But what is not yet clear is whether this latest attempt to fix the health care system will in fact introduce fundamental change, or simply proceed down another well-trodden road that delivers more of the same.

For example, the urgent need for more doctors, particularly primary care providers, has been raised by the president and other administration officials.

The Association of American Medical Colleges advocates a 30 percent increase in medical school enrollment to produce 5,000 more doctors a year, and one provision in the White House plan would redistribute payments from specialists to primary care doctors to improve pay equity.

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Filed under: 360° Radar • Health Care
May 13th, 2009
08:45 AM ET

Dear President Obama #114: Everything in moderation ... except politics

Reporter's Note: President Barack Obama says he really wants to hear from all of us with our suggestions on how to run the country. Considering that I nearly wrecked my car eating Oreos on the way to work this morning, I’m not sure my ideas should be trusted. At least not today. Still, I continue with a letter a day.

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Tom Foreman | Bio
AC360° Correspondent

Dear Mr. President,

The ever-quotable author Robert Heinlein once wrote, “Everything in excess! To enjoy the flavor of life take big bites. Moderation is for monks.” That strikes me as a wildly entertaining philosophy, and in New Orleans, it could even be considered a relatively chaste approach.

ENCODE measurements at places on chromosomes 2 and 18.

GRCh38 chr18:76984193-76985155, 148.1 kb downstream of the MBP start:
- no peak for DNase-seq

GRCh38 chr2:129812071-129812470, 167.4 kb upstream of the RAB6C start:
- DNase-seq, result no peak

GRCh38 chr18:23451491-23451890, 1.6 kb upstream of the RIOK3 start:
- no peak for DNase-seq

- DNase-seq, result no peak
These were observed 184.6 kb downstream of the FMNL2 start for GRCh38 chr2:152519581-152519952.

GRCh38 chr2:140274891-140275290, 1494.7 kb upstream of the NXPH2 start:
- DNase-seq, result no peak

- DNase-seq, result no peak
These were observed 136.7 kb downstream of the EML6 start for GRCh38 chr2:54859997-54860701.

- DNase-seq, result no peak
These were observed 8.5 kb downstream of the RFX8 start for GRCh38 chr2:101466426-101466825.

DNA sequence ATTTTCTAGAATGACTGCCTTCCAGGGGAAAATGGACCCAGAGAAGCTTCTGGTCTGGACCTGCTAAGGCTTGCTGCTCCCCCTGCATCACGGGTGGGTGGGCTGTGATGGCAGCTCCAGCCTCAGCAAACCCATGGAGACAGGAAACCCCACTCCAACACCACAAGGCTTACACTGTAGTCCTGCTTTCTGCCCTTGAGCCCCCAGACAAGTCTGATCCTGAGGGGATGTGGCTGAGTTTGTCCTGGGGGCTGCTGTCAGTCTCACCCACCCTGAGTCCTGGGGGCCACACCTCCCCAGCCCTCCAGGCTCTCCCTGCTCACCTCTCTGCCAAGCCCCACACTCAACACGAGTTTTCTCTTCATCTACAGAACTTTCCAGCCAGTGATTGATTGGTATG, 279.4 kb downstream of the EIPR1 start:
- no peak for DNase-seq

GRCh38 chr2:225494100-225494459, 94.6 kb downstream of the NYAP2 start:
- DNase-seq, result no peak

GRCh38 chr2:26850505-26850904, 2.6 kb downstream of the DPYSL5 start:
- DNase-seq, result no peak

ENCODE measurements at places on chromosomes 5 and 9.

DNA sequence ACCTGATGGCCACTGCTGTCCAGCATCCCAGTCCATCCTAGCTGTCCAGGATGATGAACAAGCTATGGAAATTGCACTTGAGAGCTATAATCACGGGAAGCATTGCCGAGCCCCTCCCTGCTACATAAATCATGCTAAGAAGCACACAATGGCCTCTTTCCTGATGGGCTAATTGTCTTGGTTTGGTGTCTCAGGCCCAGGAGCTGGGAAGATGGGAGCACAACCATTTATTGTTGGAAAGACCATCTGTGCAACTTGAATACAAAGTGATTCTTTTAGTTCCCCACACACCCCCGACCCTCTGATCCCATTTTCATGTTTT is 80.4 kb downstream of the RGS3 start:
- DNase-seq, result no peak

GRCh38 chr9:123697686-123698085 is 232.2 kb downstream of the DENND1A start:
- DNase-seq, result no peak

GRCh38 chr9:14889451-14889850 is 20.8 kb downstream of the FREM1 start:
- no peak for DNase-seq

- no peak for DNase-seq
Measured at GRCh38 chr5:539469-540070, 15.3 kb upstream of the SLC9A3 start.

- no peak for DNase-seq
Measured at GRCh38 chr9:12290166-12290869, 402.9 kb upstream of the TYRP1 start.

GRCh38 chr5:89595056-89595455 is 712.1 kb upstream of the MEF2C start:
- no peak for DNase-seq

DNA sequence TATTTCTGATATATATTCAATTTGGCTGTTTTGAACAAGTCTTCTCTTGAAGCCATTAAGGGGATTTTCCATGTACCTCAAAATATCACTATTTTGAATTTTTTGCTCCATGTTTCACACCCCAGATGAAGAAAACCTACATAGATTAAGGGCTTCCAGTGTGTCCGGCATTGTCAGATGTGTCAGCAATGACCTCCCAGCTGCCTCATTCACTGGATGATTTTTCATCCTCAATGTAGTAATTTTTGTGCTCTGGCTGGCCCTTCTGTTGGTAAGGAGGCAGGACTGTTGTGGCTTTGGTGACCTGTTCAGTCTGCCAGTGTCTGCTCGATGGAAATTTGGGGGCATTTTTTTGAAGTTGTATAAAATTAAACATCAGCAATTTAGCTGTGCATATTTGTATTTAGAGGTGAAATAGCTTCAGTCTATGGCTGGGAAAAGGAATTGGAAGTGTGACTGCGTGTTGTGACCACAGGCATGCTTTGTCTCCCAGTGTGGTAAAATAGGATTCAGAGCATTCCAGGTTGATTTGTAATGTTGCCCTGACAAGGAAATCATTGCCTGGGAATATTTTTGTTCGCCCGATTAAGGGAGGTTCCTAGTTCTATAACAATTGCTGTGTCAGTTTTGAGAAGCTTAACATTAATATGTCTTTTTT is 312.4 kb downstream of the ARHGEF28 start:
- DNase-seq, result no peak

Humor aside, when it comes to politics, I am startled by the contempt that traditional DC has for moderate voters and leaders. During the election, a friend of rather esteemed political chops unleashed her fury about moderates, saying “I’m sick of them. They should stop being wishy-washy, and choose either the Democrats or Republicans. They need to make up their minds.”

What my pal does not want to accept, is that they have made up their minds: These voters think both parties have significant problems, and that intelligent voting requires taking the best ideas from each and ditching the worst…in other words, moderation. Sure that infuriates the hard left and the hard right, because both believe in their philosophies. But polls say most voters, left, right and center, consider themselves moderates first.


May 13th, 2009
08:18 AM ET

Video: 'Don't Ask, Don't Tell' rule reconsidered?